“One of the big pieces of advice we give entrepreneurs is: ‘As soon as you are sure your business model is perfect, go and find the people who tell you what’s broken and then listen to them,” Wansbrough says. “You really need to listen to the feedback – as soon as you start ignoring it, you’re on a slippery slope.’”
Soda Inc has been doing some of its own listening, including an extensive review and interviewing process in a refresh late last year. Wansbrough says they wanted to get clear on where their future might be and what made them different.
She must be heartened by the result, given Soda’s focus on its independence which she says makes it unique in New Zealand.
“Some of the feedback that we’ve had from the market is we are seen as being truly independent, non-predatory, pragmatic, firm but fair,” she says.
“In order to be able to help a business go through that transformation you have to form a trust, and that means they need to know we have no hidden agenda and no bias.
“One of the key things we’ve chosen to do as an organisation is remain independent from a particular angel community. We’re very connected to the angel community so we are able to help businesses raise capital but we are choiceful and make sure entrepreneurs are introduced to the right community.”
Wansbrough is a biochemist by training who quickly turned to sales and marketing and somehow manages to run ultra marathons in her spare time.
Her career has included stints in large pharmaceutical companies, commercialisation at universities and with Callaghan Innovation, where she led the business innovation team. She has also worked at startups.
As for the ultra marathons, they’re on hold at the moment because of an injury sustained not when running but, skiing.
Still, she may be the only person in the world who can liken such an activity to entrepreneurship.
“I remember when I first started thinking about running 36 kilometres, and then I did a 60 kilometre run and then 80k and 100k, and then a four day one in a desert.”
What she had thought was possible changed as she pushed herself.
“Again, that’s entrepreneurship. Your ability to believe and your ability to work it out as you go changes once you trust the process.”
‘Our culture and heartbeat’
Soda Inc got its start at the Meteor 10 years ago, in September 2009, under inaugural chief executive Cheryl Reynolds, who Erin Wansbrough describes as visionary and very connected.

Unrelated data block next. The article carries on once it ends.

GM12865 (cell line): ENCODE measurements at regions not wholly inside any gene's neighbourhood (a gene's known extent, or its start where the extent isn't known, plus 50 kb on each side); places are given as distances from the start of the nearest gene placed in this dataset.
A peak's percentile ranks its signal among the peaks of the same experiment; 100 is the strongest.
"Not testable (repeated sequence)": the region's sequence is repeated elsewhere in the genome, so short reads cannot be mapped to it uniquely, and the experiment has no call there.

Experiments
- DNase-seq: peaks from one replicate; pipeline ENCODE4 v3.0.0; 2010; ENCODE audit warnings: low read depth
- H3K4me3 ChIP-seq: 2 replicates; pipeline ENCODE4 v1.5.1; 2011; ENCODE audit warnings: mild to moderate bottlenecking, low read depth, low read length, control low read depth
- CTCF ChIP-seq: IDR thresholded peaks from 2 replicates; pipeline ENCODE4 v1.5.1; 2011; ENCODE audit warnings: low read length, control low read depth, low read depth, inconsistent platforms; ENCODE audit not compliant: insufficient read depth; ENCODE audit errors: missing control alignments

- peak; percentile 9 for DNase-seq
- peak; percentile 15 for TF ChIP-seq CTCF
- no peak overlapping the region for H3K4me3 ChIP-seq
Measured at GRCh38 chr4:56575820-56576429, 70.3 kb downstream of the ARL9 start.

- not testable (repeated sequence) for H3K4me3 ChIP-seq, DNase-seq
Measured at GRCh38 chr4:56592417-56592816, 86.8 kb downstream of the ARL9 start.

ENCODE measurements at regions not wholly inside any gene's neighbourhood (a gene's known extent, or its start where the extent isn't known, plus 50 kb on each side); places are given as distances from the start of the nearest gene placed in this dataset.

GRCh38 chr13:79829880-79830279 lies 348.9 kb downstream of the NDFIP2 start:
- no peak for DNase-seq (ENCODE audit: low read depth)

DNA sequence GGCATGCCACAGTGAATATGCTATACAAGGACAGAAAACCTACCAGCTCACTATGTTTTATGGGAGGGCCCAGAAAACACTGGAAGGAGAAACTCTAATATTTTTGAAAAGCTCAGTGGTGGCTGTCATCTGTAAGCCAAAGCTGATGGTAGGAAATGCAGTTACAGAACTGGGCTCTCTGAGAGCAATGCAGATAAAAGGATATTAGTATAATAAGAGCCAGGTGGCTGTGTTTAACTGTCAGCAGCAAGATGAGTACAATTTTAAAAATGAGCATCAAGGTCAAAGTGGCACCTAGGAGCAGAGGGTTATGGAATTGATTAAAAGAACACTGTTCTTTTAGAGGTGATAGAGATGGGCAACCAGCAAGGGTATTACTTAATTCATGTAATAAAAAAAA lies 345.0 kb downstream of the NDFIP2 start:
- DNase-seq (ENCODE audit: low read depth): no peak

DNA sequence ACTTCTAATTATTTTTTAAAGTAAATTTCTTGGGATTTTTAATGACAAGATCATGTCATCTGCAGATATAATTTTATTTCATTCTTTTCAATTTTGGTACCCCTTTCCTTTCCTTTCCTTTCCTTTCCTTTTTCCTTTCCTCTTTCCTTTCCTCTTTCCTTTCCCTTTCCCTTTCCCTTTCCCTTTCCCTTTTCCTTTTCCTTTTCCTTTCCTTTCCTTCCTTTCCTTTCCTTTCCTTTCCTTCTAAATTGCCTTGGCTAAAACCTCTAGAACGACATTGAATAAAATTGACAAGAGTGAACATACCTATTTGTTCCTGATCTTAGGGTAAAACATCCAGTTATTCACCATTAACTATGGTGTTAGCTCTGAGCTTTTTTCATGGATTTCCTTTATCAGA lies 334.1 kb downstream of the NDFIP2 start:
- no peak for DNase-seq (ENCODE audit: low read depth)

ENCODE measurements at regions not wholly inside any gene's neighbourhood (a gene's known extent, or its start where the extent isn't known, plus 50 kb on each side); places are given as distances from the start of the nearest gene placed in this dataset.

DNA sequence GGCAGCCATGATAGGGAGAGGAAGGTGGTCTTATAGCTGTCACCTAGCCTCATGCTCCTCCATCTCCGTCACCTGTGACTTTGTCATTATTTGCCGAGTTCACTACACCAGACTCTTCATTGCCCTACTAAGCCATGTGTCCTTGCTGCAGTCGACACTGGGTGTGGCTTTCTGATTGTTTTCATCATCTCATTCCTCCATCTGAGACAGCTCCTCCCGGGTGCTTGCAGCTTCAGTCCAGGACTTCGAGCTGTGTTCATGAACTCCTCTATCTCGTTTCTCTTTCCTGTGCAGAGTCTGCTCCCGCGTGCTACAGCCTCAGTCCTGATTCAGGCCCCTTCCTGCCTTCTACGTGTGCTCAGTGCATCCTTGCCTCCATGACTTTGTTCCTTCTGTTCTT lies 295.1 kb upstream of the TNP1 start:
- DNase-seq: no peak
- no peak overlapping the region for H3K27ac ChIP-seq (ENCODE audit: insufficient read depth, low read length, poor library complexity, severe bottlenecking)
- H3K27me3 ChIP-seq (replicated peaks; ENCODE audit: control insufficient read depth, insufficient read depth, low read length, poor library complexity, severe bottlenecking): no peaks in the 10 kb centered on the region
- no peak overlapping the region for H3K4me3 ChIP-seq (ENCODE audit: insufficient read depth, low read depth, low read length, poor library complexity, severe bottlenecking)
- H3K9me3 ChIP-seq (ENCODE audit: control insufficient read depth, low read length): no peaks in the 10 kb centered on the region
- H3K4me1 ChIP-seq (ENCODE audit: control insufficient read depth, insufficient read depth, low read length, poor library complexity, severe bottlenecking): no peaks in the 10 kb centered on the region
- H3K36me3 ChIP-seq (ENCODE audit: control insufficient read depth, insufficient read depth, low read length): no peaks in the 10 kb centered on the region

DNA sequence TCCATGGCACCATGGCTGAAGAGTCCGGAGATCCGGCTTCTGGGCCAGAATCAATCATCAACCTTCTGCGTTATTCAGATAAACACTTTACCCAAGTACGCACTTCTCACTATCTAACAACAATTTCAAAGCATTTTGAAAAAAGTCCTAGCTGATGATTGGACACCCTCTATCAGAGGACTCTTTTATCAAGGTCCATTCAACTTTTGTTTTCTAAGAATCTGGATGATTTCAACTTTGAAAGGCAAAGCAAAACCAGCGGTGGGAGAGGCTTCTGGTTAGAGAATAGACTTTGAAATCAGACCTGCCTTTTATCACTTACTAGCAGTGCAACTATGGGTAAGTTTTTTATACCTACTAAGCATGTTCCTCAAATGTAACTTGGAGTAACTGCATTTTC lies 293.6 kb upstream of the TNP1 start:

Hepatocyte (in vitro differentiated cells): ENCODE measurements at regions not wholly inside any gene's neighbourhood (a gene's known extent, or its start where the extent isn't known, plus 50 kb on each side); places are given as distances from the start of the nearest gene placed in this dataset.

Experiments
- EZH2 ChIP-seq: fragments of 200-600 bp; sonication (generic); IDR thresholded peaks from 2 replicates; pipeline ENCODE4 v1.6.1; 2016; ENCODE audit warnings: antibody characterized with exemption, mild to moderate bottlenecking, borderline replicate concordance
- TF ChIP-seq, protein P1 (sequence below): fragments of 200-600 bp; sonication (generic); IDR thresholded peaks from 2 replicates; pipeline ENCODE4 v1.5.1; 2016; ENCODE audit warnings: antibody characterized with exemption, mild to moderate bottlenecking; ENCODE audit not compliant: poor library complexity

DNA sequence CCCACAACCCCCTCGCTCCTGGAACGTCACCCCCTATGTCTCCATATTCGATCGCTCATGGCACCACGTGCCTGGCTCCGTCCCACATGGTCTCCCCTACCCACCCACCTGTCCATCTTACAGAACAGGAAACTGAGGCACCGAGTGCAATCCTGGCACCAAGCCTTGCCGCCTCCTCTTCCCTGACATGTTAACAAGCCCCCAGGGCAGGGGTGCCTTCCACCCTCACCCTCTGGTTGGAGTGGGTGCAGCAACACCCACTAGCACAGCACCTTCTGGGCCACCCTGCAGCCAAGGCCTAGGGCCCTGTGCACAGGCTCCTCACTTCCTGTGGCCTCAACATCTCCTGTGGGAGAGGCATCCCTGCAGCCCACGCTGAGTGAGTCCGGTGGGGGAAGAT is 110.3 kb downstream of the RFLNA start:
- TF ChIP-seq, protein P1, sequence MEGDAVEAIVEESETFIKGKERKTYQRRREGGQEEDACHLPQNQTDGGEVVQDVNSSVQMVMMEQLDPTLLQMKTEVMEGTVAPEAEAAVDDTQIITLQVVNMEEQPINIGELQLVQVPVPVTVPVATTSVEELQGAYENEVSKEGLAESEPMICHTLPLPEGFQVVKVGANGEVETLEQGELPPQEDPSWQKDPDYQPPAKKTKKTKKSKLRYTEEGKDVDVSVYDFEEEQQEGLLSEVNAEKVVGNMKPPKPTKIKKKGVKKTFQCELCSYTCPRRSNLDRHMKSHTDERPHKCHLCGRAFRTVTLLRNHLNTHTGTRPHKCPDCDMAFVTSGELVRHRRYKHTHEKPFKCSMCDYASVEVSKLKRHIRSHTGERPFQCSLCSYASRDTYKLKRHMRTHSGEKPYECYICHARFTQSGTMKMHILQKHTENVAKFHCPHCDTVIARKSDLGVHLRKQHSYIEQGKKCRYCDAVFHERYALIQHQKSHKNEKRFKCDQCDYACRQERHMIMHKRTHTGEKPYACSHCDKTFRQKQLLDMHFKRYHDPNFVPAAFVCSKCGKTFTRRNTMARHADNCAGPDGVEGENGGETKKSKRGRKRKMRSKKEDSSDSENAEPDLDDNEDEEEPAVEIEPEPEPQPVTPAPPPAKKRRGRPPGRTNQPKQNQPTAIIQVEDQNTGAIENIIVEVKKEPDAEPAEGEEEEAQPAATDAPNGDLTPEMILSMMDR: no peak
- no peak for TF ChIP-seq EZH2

Support came from Wintec, which remains its sole shareholder, and Hamilton City Council through its ownership of the Meteor building.
Wansbrough says part of the reason it was established was a perception that talented young people attracted to Waikato University and Wintec weren’t staying in the area after study. Research by Wintec suggested a large part of the reason was a lack of jobs.
“They thought one way to create jobs and a reason to stay was to try and encourage that entrepreneurial journey. That’s where it started.”
The next CE was Claire McGowan, who Wansbrough says found smart ways that enabled the business to do more with less, as well as developing good rigour and process.
Wansbrough is the third permanent CE, and the legacy of working lean has endured. “Businesses come through and say, how do you guys spin all these plates and still seem to have a bit of fun?” she says.
Another legacy that has endured is a far longer one, going back to Waikato entrepreneur Mary Jane Innes in the late 19th Century. Innes picked up the pieces after her husband died and built a flourishing brewing and bottling business including aerated soft drinks at the site that later became the Meteor. More than 100 years later Soda Inc drew inspiration and its name from her and her business.
“That really is our culture and heartbeat because she is someone who not only turned something around with tenacity and that entrepreneurial spirit, and had to get the business out of bankruptcy and hustle to get backing from banks and getting stuff done, but think of it – in the time, she was a female. It was not an environment which was friendly for women owning or doing business, and yet she had the grit and determination when many would have said: “Get back to your 10 children.”